Between Benghazi, the IRS, Sandy Hook and the Tea Party, there's been a shift in priorities that was unforseen. (James O' Malley/flickr)
By Robert Bradley
President Obama is currently suffering from a condition that has affected several recent presidents, generally known as the ‘second-term blues’.
From having his domestic agenda priorities suddenly shift to gun control due to the Sandy Hook tragedy to being beset by several recent scandals and playing the role of counselor-in-chief far too many times, President Obama is probably wondering where his magic wand is that he can wave to achieve his vision for the nation. Well there is no magic wand and several substantial consequences for the American political system are likely to happen.
-Congress will devote even more attention to investigating the Obama administration. There will be multiple committees investigating the AP and IRS scandals along with the ongoing investigations of Benghazi. History has shown that typically congressional investigations of specific newsworthy events yield little, if any, important policies but do produce much campaign material. And while congressional members will be putting much time and effort into these investigations, many important issues will be delayed or forgotten until the last moment, such as the approaching debt ceiling, the home mortgage crisis, the sequester, and job creation.
-With all the investigations there will be even greater opportunity for name calling and recriminations by Republicans and Democrats. The already deplorable condition of partisanship in the nation’s capital will likely only get worse in the next few months. Yet one of the most important messages that the American public sent to Washington in the 2012 election was the strong desire for party leaders to work together and make the federal government functional.
-The Tea Party and its adherents will likely see resurgence. After the 2012 election results, many political commentators felt that the Tea Party was losing its political influence. Now with substantial concerns being raised about the overreach of the federal government due to the AP and IRS scandals, Tea Party members can simply say ‘we told you’, and heed our candidates in the next election cycle. This will work to the considerable benefit of Rand Paul, and may also serve as a unifying mechanism for the Republican Party, which experienced considerable splintering in recent elections.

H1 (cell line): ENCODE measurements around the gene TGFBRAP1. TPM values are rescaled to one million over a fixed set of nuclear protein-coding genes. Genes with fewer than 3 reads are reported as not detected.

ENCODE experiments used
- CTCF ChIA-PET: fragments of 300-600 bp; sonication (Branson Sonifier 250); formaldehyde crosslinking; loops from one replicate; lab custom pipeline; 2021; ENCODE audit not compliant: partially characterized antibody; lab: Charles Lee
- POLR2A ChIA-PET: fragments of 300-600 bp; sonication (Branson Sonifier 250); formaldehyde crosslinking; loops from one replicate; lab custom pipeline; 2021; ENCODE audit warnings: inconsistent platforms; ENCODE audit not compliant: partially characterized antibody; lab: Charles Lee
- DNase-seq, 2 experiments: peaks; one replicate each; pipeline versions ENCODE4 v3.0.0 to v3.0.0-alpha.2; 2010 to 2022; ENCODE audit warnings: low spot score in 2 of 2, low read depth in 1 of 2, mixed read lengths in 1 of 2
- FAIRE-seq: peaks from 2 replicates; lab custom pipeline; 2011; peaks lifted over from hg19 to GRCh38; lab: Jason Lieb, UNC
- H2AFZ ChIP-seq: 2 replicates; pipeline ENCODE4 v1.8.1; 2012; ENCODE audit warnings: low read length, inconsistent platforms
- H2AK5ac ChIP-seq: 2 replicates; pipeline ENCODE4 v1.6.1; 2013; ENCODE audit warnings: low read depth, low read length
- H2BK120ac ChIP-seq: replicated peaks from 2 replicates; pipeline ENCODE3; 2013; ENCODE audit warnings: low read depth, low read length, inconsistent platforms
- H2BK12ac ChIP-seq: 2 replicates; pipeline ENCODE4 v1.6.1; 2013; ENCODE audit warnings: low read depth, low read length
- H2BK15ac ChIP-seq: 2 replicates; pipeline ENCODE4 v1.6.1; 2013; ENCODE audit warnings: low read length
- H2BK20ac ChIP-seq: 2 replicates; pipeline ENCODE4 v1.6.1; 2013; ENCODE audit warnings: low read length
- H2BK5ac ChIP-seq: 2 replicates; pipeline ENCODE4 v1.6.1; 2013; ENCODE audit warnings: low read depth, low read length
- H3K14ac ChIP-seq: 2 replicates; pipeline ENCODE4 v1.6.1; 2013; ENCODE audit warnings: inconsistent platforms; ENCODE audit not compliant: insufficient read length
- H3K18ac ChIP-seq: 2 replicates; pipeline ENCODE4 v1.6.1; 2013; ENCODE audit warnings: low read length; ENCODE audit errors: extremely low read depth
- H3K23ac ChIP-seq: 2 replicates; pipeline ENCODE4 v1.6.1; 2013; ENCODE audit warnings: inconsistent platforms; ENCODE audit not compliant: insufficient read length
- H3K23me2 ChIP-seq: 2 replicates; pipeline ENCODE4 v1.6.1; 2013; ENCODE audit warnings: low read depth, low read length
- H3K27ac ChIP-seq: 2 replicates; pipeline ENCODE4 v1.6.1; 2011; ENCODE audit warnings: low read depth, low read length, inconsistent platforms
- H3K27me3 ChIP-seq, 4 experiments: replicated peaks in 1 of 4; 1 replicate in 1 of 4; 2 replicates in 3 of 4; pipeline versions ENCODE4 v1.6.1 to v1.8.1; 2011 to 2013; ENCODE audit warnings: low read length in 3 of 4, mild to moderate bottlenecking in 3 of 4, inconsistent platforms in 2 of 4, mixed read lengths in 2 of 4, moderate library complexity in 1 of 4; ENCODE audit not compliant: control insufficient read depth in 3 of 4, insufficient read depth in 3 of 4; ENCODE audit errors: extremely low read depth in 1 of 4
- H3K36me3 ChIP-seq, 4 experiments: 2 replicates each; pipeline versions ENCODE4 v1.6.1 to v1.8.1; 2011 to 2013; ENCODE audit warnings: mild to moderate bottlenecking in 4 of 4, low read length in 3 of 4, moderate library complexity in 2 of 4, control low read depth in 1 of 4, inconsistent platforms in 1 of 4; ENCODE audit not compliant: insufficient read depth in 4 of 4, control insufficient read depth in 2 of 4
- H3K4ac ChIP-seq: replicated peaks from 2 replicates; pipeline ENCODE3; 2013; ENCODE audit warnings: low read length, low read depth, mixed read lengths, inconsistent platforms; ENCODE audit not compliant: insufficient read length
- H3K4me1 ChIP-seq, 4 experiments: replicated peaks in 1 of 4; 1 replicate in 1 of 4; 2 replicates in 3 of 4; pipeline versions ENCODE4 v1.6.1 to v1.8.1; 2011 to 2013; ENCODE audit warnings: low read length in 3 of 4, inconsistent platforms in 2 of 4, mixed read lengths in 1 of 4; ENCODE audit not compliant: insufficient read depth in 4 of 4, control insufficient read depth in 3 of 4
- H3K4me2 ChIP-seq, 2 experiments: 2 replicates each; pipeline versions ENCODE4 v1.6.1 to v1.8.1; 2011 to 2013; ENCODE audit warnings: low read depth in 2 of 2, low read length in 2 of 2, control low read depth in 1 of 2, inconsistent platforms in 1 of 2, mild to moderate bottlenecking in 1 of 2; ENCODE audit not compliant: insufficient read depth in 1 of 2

-Several important questions that evolved from recent events are likely not to be addressed in any meaningful way. Those questions would include the following. How will the safety of our diplomats abroad be ensured with ever deepening budget cuts occurring for security assigned to foreign consulates and embassies? How does the federal government prevent chilling whistleblowers while maintaining that American lives are not jeopardized by leaks? How does the government make sure that non-profit groups are not taking advantage of federal tax regulations while pursuing a political agenda?
-President Obama’s approach to governance may well change. Will he continue his typical above-the-fray mentality which affords him the defense of saying that he didn’t know what the Justice Department was doing in regard to AP reporters, and that he had no knowledge about IRS activities? Or will he become much more directly involved in the operations of the executive branch? As the president has discovered there are pitfalls with being generally a passive observer but there are also drawbacks to being seen as an active campaigner for an agenda. Then if the president becomes a micro-manager, the situation becomes even more fraught with risks.
It will be interesting to see what impact the ‘second-term blues’ has not only on the legacy of President Obama but also on the state of our nation’s democracy. Hopefully, the impact will not be too deep and lasting.
Bob Bradley is solely responsible for the opinions expressed above. These opinions do not necessarily reflect those of WJBC, Radio Bloomington or Cumulus Media staff or management.
Bradley was a full-time professor in the Department of Politics and Government at Illinois State University where he has been since 1982. He has received several recognitions including: Carnegie Scholar for Civic Engagement, Constitution Trail Friend of the Year, and Faculty Star distinction by ISU Athletics. He dearly loves his wife, Reenie, of more than 25 years, and his daughter, Erin. He is an avid reader, devout sports enthusiast, gardener, golfer, and bird watcher.